Both pilots have a ‘steering wheel’ which is connected between both pilots using a Y shaped bracket that disappears into the floor in the middle of the cockpit. The issue I had with this was being able to see some of the gauges, particularly the small autopilot in front of the right seat, and this is where a 2D panel still comes in handy. Aerosoft have dealt with this by providing 2D pop ups for the GPS, radio and autopilot. This works well for those items that you really need to see clearly, and if your eyesight is not as good as it could be, this is a real blessing as you can increase their size.
Most of the switches on the panel work but not all, given the level of detail included in the model it would have been cool if they all did, but what’s not working didn’t detract from my experience. Not being a Twotter pilot, that might be more a case of you don’t know what’s missing if you don’t know what’s missing.
The electrical systems are reproduced as is the deicing, hydraulics and fire detection which is ‘live’ on the panel and work if you find yourself in a situation that requires them. Given FSX reproduces emergencies very well, you may find those fire handles getting worn out quite quickly. The switch for the wipers works with both front windows having an individual blade moving across them. Having spent a bit of time in the FSX default King Air, I felt really comfortable in the Twin Otter, and other than the overhead throttles everything is reasonably similar to other twin props I have flown.
The interior lighting is excellent, bringing atmospheric across the panel and throughout the rear cabin. I particularly liked the effect Aerosoft has achieved with lights looking like they are shining on the panel from the little light hoods around the gauges. The view from the cabin forward is very realistic as you are effectively in the dark in the back row. Externally, there was nothing to speak of other than the normal strobes, beacons and nav lights, but the effect of the internal lighting when looking in from the outside was great.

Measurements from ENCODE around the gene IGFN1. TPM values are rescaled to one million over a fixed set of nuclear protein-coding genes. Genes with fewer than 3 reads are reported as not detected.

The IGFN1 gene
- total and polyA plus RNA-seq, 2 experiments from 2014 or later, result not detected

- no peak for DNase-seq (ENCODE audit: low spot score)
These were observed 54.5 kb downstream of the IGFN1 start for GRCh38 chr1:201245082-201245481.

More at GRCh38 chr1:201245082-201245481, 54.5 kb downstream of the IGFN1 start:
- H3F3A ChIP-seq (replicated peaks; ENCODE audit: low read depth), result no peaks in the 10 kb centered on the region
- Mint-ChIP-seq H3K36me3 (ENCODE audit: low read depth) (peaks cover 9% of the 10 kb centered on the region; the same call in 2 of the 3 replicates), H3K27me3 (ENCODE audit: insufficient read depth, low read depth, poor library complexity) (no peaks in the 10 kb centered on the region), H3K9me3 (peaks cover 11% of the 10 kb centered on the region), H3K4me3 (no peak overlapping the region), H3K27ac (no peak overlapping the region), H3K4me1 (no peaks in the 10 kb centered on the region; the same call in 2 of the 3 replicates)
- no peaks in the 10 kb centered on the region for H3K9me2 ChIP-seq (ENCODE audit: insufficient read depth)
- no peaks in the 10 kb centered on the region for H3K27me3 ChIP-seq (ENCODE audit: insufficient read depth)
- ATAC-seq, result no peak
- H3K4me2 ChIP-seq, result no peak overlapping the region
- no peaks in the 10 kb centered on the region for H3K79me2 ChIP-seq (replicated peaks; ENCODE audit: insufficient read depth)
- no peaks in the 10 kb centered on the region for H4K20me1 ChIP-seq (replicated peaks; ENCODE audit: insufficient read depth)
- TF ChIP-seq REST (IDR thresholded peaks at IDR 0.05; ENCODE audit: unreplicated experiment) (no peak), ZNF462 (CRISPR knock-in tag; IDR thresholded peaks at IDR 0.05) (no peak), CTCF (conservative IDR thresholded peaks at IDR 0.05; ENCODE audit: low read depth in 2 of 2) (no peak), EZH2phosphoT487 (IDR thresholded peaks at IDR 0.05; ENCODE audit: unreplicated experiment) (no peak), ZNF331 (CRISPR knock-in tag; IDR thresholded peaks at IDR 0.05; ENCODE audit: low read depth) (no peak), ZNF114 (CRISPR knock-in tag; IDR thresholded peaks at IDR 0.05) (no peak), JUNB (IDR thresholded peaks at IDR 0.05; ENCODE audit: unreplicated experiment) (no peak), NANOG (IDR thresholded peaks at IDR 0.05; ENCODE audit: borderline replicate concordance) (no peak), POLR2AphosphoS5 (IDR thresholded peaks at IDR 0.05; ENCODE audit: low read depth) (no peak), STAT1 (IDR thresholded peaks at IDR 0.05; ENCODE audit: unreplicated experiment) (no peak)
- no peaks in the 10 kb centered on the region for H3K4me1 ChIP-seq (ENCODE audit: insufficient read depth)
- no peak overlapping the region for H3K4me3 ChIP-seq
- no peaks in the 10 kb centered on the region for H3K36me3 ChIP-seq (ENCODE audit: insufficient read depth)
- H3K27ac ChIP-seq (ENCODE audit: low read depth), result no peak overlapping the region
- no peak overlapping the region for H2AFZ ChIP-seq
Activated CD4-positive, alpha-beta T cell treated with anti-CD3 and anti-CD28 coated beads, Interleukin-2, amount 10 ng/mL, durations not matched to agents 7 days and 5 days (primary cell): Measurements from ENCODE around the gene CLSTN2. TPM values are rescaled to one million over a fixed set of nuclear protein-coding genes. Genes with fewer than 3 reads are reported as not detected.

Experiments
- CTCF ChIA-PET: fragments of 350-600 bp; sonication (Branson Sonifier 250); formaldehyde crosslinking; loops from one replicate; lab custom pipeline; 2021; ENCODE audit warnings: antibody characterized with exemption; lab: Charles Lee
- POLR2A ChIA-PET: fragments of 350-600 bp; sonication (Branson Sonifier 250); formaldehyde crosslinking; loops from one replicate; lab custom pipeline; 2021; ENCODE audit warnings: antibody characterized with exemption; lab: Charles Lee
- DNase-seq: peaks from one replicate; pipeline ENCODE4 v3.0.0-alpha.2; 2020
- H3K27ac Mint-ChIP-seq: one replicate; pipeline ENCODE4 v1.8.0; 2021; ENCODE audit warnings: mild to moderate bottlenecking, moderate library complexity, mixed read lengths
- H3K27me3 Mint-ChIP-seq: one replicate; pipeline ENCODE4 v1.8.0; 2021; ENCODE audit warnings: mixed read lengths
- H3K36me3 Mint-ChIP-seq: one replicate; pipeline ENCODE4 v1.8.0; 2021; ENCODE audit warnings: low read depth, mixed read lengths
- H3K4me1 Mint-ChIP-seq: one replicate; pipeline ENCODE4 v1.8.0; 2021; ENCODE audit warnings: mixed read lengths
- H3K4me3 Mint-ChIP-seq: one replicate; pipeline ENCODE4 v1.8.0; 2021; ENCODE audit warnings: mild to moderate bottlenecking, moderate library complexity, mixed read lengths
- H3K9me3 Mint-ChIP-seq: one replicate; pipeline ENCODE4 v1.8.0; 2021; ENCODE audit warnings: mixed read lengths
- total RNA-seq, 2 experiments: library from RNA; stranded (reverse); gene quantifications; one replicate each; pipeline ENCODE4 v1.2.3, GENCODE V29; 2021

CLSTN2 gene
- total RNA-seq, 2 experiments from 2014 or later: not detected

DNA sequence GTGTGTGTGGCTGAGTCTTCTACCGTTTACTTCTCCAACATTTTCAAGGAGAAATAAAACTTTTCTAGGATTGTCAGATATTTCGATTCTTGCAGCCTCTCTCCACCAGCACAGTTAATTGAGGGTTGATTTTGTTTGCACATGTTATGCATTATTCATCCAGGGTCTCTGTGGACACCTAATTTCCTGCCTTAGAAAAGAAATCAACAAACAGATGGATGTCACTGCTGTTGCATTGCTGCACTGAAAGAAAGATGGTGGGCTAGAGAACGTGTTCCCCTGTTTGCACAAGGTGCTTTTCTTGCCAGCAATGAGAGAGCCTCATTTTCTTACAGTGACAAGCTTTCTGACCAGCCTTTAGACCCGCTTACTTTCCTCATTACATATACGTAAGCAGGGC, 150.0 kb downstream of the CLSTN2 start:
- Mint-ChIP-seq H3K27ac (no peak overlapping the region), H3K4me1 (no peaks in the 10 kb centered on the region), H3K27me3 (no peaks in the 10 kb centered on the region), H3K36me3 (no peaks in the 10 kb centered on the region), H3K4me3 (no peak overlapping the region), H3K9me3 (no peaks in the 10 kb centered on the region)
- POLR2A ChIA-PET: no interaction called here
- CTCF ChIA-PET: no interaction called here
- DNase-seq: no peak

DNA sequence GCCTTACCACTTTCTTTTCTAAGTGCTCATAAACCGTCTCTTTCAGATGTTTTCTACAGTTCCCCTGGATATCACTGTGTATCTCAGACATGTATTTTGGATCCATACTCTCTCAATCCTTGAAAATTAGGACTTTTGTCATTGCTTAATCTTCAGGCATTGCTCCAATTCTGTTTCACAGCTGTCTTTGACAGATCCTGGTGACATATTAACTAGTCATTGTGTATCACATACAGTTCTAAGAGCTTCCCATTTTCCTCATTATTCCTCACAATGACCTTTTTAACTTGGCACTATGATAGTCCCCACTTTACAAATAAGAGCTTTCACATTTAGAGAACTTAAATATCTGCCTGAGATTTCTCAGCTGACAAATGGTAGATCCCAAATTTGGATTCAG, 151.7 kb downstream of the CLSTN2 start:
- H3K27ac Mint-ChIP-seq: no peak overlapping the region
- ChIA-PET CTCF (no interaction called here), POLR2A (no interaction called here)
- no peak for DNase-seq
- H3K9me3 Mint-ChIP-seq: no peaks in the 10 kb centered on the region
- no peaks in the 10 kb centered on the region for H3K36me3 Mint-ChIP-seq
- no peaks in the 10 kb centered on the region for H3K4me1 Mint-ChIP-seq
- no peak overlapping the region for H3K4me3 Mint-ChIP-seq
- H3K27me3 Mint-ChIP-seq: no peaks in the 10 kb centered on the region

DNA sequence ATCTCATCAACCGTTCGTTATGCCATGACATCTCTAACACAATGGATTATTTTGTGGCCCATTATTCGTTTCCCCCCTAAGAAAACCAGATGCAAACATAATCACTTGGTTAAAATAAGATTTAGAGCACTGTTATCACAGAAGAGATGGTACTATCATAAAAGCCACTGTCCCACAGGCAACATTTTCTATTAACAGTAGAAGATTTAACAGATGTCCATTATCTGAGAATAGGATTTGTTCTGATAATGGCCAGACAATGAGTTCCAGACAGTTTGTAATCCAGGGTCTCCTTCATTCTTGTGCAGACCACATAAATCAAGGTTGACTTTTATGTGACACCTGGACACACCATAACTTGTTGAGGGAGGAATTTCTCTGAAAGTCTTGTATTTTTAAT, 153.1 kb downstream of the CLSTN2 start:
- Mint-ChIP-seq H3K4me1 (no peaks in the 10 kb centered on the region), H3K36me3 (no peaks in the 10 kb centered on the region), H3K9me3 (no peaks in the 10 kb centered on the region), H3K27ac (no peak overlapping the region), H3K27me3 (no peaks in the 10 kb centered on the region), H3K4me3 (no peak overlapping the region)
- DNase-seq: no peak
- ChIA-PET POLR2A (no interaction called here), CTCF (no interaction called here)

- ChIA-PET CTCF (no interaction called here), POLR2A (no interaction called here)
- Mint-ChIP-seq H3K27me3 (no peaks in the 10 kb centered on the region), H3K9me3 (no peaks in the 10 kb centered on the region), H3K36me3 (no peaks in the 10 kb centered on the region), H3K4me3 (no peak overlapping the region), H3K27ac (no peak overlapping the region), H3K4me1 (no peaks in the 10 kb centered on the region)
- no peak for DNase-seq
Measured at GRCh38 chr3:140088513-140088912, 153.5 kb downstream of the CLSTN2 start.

B KX 165A TSO and B KLN90B navigation system
It took me a bit of time to get my head around this navigation system. And while I haven’t mastered it completely, it is reasonably easy to operate and get the information you want once you understand the logic behind it and the way information flows through the system. Because the navigation system is so extensive (the KLN90B covers 76 of the 115 pages in the manual alone) it’s fairly difficult to compress all of its features into a few sentences and actually do it justice, but I was very impressed in the realism that has been captured in this tool. You are presented with 9 top level menus, as I will refer to them, these then allow you to:
1. Access information
relating to Navigation that includes VOR’s & NDB’s
With over 50 pages of information available through these 9 menus, I was not only able to pull information from the system, but also modify and change information using the cursor button and then the knobs to make those changes.
One of the challenges I found when using the B KLN90B was finding the touch points, you effectively work through 50 plus pages of information on two small screens using a couple of knobs and five buttons. Getting the right buttons pushed in at the right time is where the confusion could easily creep in, it certainly did for me.
I’m typically not a patient person, if I don’t understand something quickly I move on, so it was a steep learning curve that I personally struggled to climb while getting a handle on this. But, and it’s a big but, perseverance pays dividends with the KLN90B. For some this nav aid will be a key reason to purchase this package, it’s brilliant and very extensive in what it can do. The information supplied makes it clear that if you can master this, you can master any glass cockpit aircraft with ease. Personally, I’m really pleased I took the time to work through the KLN90B, its inclusion takes this aircraft's realism rating up several notches.
Inside and out, the range of sounds provided with the Aerosoft Otter is excellent. No less than 56 individual sounds have been included across the full range of situations from engine start, flight, touchdown, shutdown and cockpit and cabin ambience.
All the sounds merged across each other nicely as the operation of the aircraft changed, so there was no sense of a sudden shift in noise as can be the case. The sounds were of a good quality so it gave a real sense of the turboprop engines working. I have spent a fair few real world hours as a passenger in the Beech 1900D, I could certainly appreciate the quality of sounds from this experience and felt what was has been used with the Otter hits the mark.